Intraperitoneal ciprofloxacin and rifampicin versus cephradine as initial treatment of (C)APD-related peritonitis: a prospective randomized multicenter comparison (CIPPER trial). (3/52)

OBJECTIVE: The initial treatment of peritonitis has evolved from single-agent to combination regimens. The initial response rates improved with these newer regimens but relapsing peritonitis continues to occur. For biofilm-embedded or intracellularly sequestrated bacteria, a combination of intracellularly- and biofilm-active agents such as ciprofloxacin and rifampicin might be beneficial. Many Dutch centers continue to use cephradine as initial treatment, claiming clinically adequate responses with this regimen. We compared the impact of these two regimens on outcome in patients who developed a new episode of peritonitis. DESIGN: Prospective randomized open trial. SETTING: Multicenter study including 14 Dutch dialysis units. PATIENTS AND INTERVENTIONS: From October 1996 to October 1999, 367 patients from 14 centers were randomized to be treated with ciprofloxacin + rifampicin (CR; each 50 mg/L) or cephradine (C; 250 mg/L) in case of peritonitis. Of these 367 patients, 98 developed peritonitis, 44 of whom were treated with CR and 54 with C. MAIN OUTCOME MEASURES: Clinical response, divided into early (during the 2 weeks of therapy) and late (including the following 4 weeks) response. Success was defined as disappearance of all signs and symptoms by days 4-6, through day 42. Bacteriological response was either success (eradication) or failure (persistence, superinfection, or eradication with relapse/reinfection). RESULTS: The groups were comparable for age, sex, duration of continuous ambulatory/automated peritoneal dialysis, and occurrence of diabetes. Bacteriological cultures in both groups revealed predominantly gram-positive micro-organisms. Initial and late clinical successes were obtained in 27/54 and 20/54 episodes (50% and 37%) in the C group, and 33/44 and 28/44 episodes (75% and 63.6%) in the CR group (p = 0.021 and p = 0.019). Bacteriological success occurred in 29.6% in the C group, and in 59.1% in the CR group (p= 0.026), with failure in 46.3% and 18.2%, respectively. Peritonitis episodes were bacteriologically not evaluable in 24.1% of episodes in the C group and 22.7% of episodes in the CR group, due mostly to no growth in the initial culture. CONCLUSION: The CIPPER Trial showed ciprofloxacin + rifampicin to be superior to cephradine as empiric treatment of peritonitis.  (+info)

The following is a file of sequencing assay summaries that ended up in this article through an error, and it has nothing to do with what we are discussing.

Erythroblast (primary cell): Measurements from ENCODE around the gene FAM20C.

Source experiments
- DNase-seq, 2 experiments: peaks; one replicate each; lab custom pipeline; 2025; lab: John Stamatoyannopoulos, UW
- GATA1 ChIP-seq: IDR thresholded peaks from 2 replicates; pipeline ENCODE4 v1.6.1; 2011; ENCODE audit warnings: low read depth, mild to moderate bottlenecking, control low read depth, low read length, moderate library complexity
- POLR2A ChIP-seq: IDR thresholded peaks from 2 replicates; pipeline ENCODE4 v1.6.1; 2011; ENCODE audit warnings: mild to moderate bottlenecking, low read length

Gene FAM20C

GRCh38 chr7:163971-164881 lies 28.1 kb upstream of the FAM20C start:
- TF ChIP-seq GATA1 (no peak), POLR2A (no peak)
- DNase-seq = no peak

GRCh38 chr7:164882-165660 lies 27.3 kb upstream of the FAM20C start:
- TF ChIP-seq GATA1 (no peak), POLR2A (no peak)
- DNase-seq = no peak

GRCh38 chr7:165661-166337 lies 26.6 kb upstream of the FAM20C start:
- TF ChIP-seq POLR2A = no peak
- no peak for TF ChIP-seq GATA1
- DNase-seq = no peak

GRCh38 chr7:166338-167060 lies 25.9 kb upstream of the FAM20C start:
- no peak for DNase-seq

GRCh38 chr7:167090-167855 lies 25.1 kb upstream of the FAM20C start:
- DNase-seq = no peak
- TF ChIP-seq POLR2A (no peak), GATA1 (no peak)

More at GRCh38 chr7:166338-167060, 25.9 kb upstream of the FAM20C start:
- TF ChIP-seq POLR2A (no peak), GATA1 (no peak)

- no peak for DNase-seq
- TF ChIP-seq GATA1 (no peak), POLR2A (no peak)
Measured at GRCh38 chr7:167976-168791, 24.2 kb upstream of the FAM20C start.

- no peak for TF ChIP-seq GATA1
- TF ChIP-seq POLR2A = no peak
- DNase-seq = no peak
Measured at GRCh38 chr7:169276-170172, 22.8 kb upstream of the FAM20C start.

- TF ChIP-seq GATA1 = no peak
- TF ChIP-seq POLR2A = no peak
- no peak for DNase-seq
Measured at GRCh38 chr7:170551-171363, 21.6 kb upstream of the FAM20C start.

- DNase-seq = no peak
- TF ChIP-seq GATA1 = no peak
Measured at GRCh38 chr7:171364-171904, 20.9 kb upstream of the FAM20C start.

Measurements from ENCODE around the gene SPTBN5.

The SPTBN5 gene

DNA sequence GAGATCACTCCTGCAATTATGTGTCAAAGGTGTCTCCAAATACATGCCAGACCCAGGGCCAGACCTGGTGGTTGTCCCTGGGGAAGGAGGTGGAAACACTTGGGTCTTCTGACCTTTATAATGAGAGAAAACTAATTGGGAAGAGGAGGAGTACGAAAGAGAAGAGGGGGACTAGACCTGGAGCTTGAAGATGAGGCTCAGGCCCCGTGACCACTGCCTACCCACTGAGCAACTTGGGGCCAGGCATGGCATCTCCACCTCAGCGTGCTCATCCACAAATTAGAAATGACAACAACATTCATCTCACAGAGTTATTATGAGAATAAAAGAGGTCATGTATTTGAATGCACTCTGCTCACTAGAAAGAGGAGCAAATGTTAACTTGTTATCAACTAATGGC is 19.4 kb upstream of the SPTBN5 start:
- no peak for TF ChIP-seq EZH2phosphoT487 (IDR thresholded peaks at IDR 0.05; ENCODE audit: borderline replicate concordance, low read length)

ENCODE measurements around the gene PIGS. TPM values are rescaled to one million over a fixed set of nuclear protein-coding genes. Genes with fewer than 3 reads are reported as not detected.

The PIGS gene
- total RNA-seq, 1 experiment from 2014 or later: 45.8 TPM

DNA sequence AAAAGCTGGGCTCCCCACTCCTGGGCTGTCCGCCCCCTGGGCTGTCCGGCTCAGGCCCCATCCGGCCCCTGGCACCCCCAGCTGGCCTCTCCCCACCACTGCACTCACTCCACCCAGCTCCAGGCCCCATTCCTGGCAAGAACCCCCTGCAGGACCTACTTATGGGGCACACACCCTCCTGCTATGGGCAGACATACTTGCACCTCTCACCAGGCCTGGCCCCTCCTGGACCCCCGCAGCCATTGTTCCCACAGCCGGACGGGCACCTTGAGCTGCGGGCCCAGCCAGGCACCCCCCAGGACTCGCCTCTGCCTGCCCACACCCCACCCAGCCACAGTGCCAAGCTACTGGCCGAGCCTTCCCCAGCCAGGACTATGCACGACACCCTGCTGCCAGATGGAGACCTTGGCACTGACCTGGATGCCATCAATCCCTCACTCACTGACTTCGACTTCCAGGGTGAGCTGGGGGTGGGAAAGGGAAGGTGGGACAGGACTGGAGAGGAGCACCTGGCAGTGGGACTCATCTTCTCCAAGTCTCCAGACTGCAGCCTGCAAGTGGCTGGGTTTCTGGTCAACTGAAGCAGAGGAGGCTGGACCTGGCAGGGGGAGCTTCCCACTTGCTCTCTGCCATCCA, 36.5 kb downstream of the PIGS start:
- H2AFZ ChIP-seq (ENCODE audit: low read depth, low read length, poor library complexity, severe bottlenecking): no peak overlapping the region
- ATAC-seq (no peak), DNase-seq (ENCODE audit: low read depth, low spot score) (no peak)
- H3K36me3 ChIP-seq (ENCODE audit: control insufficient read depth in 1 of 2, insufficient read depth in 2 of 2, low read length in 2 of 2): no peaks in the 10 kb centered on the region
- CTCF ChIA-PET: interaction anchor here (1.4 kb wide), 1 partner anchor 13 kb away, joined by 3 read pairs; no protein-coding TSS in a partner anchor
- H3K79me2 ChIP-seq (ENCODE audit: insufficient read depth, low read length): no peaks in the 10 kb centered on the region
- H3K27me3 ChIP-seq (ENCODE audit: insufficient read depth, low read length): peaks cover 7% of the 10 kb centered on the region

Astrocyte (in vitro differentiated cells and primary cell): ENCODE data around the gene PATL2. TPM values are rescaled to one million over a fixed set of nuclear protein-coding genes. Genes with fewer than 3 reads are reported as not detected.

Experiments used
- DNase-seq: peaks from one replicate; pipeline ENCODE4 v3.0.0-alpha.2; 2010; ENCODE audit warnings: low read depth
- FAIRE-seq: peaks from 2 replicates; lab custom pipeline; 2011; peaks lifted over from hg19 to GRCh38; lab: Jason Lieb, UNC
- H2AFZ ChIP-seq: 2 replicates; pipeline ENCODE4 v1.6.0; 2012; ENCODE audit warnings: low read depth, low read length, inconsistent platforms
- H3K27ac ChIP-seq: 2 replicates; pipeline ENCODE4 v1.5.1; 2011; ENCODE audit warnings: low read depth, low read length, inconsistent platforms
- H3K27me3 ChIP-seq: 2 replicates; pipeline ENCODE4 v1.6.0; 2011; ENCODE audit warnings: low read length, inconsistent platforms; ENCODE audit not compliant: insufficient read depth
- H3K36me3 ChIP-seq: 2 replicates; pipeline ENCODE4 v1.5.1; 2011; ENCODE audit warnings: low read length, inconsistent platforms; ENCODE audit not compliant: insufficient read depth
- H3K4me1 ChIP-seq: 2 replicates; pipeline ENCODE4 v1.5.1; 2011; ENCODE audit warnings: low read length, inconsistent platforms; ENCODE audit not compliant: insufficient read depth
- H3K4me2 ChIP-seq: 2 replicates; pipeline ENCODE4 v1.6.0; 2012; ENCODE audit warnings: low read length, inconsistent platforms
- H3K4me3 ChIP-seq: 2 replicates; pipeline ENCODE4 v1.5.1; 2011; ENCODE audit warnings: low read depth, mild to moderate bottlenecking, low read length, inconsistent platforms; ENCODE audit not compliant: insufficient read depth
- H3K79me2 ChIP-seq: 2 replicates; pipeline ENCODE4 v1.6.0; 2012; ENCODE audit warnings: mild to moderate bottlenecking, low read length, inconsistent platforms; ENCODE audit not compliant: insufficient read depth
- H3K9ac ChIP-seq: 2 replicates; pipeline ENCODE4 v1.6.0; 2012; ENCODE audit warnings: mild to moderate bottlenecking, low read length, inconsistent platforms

Prolonged intestinal absorption of cephradine with chitosan-coated ethylcellulose microparticles in rats. (4/52)

Cephradine-containing ethylcellulose microparticles (MPC) were prepared by the solvent evaporation method. Chitosan-coated MPC (Chi-MPC) were prepared by doping MPC with viscous chitosan solution and subsequently drying. When fluorescein isothiocyanate (FITC)-labeled chitosan-coated ethylcellulose microparticles without drug were administered intraduodenally, they moved slowly in the intestine, that is, most of them were retained at the upper and middle parts of the small intestine for more than 8 h, which is considered due to mucoadhesive properties of coated chitosan. When MPC and Chi-MPC was incubated at 37 degrees C in the JP 14 second fluid, pH 6.8, both released the drug slowly with similar release rates. Cephradine solution and suspension, MPC and Chi-MPC were administered intraduodenally to investigate intestinal drug absorption. Only Chi-MPC suppressed the initial plasma level and maintained the plasma concentration for a long time up to 24 h, suggesting Chi-MPC would be useful for prolonged intestinal absorption of cephradine.  (+info)